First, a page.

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Yuri E. Iserlis

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Member Since: Feb, 2010

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Artificial Intelligence Around Us
2/11/2010 1:20:22 PM    [ Flag as Inappropriate ]

"Artificial intelligence is already upon us," says author and researcher Dr. Yuri Iserlis. "It not just something coming in the distant future. Every day, we enjoy the fruits of the work being done in this field, yet we are hardly aware of it. In fact, AI systems are everywhere around us, and many of these we encounter on a routine basis in our daily lives. This book is intended to give the reader a better understanding what is currently going on around us, and why." Artificial Intelligence Around Us will be of interest to scientists and engineers as well as the lay reader and reviews not only the roots and principles of AI theory, but also presents various modern AI applications

During the 1980’s, in America there was much interest in the field of Artificial Intelligence. The great expectations of the 1980's were followed by the skepticism of the 1990's, at which time the limitations of capabilities of our current computers were emphasized. The skepticism of the 1990’s has now for the most part passed, and one of the main scientific and industrial challenges of the 21st century is the development of Artificial Intelligent Systems (AIS). The development of AIS is aimed at the creation of new technologies that will provide solutions to problems in the areas of electronics and heavy industries, agriculture, energy and resource conservation, transportation, human health, public safety, national security, and other fields.

Speaking at a conference in Buenos Aires in 1995, Albert Arnold Gore, Jr. (Vice President of the United States from 1993-2001 under President Bill Clinton) remarked, ‘These highways, or more accurately, networks of distributed intelligence, will allow us to share information, to connect, and to communicate as a global community. From these connections we will derive robust and sustainable economic progress, strong democracies, better solutions to global and local environmental challenges, improved health care, and ultimately, a greater sense of shared stewardship of our small planet’.[1]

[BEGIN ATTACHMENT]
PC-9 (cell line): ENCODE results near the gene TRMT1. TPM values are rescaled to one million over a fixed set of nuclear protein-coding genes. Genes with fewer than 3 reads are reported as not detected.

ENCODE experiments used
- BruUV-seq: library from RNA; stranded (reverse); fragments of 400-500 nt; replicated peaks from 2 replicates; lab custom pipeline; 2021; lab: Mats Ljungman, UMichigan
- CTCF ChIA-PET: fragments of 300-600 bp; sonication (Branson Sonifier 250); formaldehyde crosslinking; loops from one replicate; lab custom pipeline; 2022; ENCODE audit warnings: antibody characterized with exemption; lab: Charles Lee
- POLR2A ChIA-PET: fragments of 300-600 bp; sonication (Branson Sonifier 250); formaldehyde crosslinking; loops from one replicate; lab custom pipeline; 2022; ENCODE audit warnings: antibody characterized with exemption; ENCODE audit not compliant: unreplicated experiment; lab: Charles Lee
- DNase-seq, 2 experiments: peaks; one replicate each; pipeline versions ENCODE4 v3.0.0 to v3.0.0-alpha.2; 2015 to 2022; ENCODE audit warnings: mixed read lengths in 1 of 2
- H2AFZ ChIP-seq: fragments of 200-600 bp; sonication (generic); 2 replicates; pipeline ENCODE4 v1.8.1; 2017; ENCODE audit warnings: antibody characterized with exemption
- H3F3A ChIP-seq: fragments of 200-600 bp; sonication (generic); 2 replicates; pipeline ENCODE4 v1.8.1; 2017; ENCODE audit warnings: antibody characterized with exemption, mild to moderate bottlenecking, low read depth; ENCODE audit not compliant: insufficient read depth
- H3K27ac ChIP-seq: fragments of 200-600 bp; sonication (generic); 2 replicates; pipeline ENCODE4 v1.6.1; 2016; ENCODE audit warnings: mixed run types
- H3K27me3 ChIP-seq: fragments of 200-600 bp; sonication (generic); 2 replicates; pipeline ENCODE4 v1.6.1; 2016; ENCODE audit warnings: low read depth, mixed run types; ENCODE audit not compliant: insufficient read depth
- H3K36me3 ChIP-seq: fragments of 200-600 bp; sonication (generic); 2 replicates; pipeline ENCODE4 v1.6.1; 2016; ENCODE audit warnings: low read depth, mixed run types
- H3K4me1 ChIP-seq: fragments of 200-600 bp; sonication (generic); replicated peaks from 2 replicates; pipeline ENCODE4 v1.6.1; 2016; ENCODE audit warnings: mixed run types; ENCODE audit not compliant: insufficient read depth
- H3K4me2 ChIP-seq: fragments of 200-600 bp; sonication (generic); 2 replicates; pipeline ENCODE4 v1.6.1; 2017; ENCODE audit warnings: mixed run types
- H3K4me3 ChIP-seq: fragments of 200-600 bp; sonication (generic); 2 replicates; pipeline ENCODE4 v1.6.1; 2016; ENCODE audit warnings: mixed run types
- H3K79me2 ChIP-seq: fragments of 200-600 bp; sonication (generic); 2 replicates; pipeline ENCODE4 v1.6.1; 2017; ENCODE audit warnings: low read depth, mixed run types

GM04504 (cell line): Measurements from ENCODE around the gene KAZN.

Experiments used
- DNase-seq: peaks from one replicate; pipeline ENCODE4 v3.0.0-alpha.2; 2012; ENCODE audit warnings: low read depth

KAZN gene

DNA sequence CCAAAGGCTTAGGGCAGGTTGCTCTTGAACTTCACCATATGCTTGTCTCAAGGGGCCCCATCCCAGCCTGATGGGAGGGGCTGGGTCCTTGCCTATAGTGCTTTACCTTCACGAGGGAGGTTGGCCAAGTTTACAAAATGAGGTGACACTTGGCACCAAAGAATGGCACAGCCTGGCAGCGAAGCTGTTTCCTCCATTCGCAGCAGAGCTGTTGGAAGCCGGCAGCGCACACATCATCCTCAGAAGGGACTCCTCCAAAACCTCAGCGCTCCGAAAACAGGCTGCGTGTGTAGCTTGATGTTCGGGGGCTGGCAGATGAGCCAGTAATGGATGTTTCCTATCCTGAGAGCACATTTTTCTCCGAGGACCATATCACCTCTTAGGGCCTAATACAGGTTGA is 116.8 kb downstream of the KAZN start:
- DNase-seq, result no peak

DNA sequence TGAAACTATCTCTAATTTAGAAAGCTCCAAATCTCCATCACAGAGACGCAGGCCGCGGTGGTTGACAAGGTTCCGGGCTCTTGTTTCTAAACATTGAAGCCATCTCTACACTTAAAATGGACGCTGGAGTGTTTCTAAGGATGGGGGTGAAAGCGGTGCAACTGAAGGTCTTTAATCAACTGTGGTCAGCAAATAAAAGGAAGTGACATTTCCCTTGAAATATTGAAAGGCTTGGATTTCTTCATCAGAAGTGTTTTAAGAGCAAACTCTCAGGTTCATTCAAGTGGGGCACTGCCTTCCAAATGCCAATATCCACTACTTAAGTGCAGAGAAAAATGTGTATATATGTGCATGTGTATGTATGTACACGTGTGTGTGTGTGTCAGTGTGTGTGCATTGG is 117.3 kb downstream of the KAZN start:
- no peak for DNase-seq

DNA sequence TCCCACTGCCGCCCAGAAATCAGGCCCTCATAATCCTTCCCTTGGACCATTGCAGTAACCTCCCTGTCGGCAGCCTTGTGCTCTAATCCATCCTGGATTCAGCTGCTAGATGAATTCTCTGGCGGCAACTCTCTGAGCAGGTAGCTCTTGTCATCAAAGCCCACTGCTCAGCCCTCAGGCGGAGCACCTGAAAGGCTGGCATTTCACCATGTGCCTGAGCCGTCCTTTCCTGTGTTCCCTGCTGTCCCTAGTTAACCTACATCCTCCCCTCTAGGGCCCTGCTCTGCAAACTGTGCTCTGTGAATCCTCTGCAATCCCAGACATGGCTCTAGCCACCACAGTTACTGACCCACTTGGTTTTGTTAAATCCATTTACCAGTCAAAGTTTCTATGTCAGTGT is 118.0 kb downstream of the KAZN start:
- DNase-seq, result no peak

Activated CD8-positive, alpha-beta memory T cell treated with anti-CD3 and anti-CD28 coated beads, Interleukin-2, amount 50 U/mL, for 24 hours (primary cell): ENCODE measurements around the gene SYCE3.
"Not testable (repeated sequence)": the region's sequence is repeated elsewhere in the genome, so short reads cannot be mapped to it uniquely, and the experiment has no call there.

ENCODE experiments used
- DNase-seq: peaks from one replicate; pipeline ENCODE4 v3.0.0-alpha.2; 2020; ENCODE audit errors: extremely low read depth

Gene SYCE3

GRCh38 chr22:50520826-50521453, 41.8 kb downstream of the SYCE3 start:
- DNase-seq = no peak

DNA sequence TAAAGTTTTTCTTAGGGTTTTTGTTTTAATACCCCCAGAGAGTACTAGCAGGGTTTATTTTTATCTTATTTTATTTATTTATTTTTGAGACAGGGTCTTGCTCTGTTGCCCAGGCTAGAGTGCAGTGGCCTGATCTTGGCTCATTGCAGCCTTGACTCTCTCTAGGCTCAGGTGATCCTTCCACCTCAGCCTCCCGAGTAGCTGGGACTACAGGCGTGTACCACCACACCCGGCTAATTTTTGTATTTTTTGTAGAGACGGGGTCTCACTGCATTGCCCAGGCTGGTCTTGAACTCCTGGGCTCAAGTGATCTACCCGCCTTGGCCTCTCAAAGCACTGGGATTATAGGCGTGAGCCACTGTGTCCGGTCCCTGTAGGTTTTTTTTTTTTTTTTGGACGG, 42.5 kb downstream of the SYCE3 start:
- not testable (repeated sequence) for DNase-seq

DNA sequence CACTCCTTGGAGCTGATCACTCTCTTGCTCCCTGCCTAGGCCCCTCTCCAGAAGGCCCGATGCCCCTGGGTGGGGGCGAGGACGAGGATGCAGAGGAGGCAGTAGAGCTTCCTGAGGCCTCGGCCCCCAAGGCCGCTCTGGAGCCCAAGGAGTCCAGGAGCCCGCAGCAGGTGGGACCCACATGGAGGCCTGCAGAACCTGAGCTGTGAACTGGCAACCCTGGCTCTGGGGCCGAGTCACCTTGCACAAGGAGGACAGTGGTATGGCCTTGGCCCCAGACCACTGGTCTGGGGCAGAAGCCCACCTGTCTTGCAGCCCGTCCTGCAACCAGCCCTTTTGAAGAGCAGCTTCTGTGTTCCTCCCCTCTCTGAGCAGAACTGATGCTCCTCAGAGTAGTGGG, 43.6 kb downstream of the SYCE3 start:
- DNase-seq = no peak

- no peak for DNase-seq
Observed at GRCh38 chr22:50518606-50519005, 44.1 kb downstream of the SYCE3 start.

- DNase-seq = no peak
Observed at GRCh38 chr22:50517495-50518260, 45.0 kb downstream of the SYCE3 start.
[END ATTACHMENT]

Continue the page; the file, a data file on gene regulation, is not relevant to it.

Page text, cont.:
">http://www.authorsden.com/members/blogs/#_ftn1" name=_ftnref1>[1]

From a historical point of view, AIS appeared in the last century as result of the evolution of man-machine systems, in which the functions of man and machine are interrelated for the operation of these systems. For example, a craftsman operating a working lathe, a driver and his running car, and the workers and machines at a power station all form man-machine systems. In a man-machine system, the human operator supplies the goal, the direction, and the integration. The machine executes everything according to the given directions, and provides feedback.

In the process of man-machine systems evolution, the role of man has decreased relative to the role of the machines he operates. To execute routine functions, machines have been increasingly equipped with control subsystems, and the resulting man-machines systems were referred to as “semi-automatic” systems. Progressively, many semi-automatic systems have transformed into automatic systems.

Thanks to computer systems, a fantastic change has taken place in many areas of technology during the last few decades. Previous machines had the role of executing tasks given to them by human beings. Today, these machines are equipped with very advanced programmable control systems and various kinds of sensory devices, enabling them to execute many human tasks, including creative problem solving. Meanwhile, engineers and scientists working on bionic technologies are getting closer to creating machines that can perform some human functions for people with disabilities. As a result, the preconditions for the birth of artificial intelligence appeared.